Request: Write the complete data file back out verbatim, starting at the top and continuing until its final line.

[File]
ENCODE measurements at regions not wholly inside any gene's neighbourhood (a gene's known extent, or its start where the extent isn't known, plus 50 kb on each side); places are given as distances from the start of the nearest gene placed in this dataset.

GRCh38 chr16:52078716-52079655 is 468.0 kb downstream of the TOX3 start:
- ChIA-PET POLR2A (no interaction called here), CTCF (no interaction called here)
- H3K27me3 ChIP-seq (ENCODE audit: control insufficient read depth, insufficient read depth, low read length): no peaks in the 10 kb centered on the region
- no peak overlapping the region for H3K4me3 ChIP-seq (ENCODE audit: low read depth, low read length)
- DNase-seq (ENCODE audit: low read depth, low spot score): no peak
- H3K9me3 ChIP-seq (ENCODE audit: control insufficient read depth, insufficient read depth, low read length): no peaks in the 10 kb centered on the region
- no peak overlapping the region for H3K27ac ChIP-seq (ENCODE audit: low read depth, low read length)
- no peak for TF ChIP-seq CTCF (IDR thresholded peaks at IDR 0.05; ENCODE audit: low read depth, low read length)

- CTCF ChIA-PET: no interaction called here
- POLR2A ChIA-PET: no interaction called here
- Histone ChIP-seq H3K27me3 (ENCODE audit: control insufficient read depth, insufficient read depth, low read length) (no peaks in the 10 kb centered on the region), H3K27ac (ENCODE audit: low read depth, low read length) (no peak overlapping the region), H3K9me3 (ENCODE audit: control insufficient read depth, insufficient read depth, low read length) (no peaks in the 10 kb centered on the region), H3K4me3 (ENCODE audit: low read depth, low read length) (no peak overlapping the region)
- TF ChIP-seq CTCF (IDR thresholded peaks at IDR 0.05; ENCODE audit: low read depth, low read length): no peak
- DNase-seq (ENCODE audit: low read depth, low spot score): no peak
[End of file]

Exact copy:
ENCODE measurements at regions not wholly inside any gene's neighbourhood (a gene's known extent, or its start where the extent isn't known, plus 50 kb on each side); places are given as distances from the start of the nearest gene placed in this dataset.

GRCh38 chr16:52078716-52079655 is 468.0 kb downstream of the TOX3 start:
- ChIA-PET POLR2A (no interaction called here), CTCF (no interaction called here)
- H3K27me3 ChIP-seq (ENCODE audit: control insufficient read depth, insufficient read depth, low read length): no peaks in the 10 kb centered on the region
- no peak overlapping the region for H3K4me3 ChIP-seq (ENCODE audit: low read depth, low read length)
- DNase-seq (ENCODE audit: low read depth, low spot score): no peak
- H3K9me3 ChIP-seq (ENCODE audit: control insufficient read depth, insufficient read depth, low read length): no peaks in the 10 kb centered on the region
- no peak overlapping the region for H3K27ac ChIP-seq (ENCODE audit: low read depth, low read length)
- no peak for TF ChIP-seq CTCF (IDR thresholded peaks at IDR 0.05; ENCODE audit: low read depth, low read length)

- CTCF ChIA-PET: no interaction called here
- POLR2A ChIA-PET: no interaction called here
- Histone ChIP-seq H3K27me3 (ENCODE audit: control insufficient read depth, insufficient read depth, low read length) (no peaks in the 10 kb centered on the region), H3K27ac (ENCODE audit: low read depth, low read length) (no peak overlapping the region), H3K9me3 (ENCODE audit: control insufficient read depth, insufficient read depth, low read length) (no peaks in the 10 kb centered on the region), H3K4me3 (ENCODE audit: low read depth, low read length) (no peak overlapping the region)
- TF ChIP-seq CTCF (IDR thresholded peaks at IDR 0.05; ENCODE audit: low read depth, low read length): no peak
- DNase-seq (ENCODE audit: low read depth, low spot score): no peak